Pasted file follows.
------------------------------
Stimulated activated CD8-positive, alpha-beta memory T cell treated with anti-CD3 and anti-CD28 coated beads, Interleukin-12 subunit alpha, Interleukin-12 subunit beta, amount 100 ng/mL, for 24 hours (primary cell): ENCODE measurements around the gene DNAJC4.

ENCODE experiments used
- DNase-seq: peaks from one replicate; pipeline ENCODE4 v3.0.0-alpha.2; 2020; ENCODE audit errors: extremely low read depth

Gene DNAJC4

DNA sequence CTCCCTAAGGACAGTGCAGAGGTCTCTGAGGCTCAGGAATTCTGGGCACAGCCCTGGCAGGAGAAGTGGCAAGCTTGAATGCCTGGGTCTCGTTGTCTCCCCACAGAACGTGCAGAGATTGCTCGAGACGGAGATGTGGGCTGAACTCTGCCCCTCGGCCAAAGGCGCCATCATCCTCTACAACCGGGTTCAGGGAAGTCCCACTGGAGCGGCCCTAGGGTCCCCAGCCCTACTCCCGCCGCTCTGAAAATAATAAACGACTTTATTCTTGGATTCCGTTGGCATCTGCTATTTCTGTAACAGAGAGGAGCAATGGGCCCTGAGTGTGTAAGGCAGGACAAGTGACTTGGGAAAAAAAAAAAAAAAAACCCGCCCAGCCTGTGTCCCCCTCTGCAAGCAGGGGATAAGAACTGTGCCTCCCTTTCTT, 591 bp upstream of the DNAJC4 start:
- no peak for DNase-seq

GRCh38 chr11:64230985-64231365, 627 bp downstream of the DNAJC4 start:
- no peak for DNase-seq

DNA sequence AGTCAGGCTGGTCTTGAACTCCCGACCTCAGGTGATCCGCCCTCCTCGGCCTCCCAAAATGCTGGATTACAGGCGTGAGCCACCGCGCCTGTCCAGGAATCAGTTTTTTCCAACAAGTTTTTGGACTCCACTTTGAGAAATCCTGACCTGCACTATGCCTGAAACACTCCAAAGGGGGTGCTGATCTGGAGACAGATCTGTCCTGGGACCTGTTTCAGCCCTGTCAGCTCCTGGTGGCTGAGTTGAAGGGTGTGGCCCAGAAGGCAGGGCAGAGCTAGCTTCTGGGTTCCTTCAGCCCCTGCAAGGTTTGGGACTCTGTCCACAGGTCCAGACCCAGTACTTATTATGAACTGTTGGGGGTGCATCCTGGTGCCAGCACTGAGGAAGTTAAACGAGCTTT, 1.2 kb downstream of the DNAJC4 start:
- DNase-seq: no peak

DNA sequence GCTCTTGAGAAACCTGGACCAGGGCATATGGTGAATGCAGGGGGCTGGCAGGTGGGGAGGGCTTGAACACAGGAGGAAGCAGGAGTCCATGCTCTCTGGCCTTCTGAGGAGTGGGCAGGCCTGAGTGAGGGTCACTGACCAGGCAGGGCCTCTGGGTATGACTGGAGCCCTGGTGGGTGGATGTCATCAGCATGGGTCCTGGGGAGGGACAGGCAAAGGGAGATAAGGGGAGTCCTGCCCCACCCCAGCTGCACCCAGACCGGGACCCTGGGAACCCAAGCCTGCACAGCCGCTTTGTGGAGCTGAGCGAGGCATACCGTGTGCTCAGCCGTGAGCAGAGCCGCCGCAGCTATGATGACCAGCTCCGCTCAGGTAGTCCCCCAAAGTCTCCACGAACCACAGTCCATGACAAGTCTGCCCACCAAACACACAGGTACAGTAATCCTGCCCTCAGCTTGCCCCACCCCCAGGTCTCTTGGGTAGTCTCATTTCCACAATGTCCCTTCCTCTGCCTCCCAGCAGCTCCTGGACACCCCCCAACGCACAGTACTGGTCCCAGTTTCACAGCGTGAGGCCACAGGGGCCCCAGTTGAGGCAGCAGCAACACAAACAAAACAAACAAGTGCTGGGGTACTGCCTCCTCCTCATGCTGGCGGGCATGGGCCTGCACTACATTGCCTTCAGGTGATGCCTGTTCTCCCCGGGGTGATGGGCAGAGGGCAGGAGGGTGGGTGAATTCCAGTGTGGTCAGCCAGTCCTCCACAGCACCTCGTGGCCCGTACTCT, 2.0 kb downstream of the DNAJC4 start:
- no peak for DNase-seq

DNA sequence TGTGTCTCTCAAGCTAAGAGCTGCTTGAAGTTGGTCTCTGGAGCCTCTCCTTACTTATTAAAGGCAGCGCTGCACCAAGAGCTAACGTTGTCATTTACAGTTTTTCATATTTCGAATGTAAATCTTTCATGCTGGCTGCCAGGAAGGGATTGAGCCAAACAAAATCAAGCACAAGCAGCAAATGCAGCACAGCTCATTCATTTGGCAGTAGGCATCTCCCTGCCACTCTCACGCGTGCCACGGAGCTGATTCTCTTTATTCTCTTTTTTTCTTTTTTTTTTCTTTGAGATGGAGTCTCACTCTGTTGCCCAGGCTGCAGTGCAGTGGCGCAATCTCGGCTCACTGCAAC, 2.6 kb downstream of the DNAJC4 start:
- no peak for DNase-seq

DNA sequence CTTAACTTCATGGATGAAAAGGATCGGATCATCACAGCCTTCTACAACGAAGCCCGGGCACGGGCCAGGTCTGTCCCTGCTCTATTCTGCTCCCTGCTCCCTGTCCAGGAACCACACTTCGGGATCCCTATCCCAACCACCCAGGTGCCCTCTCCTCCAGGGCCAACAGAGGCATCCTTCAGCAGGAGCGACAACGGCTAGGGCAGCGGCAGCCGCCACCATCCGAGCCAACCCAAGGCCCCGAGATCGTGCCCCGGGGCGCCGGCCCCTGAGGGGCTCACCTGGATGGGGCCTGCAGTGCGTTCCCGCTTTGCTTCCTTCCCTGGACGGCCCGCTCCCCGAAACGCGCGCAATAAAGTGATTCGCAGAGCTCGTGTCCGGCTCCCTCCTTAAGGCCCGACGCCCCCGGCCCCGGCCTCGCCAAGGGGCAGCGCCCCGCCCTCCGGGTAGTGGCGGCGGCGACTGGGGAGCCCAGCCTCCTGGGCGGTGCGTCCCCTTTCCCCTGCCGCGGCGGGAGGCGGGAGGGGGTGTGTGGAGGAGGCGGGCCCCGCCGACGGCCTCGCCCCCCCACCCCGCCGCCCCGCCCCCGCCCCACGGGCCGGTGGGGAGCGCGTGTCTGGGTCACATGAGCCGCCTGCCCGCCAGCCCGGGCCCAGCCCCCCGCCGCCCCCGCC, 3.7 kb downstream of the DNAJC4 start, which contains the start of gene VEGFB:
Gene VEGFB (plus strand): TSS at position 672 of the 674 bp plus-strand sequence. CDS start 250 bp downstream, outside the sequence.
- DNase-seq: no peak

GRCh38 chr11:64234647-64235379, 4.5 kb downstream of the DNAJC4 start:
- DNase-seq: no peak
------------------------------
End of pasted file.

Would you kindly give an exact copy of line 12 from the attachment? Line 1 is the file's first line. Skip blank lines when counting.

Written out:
- no peak for DNase-seq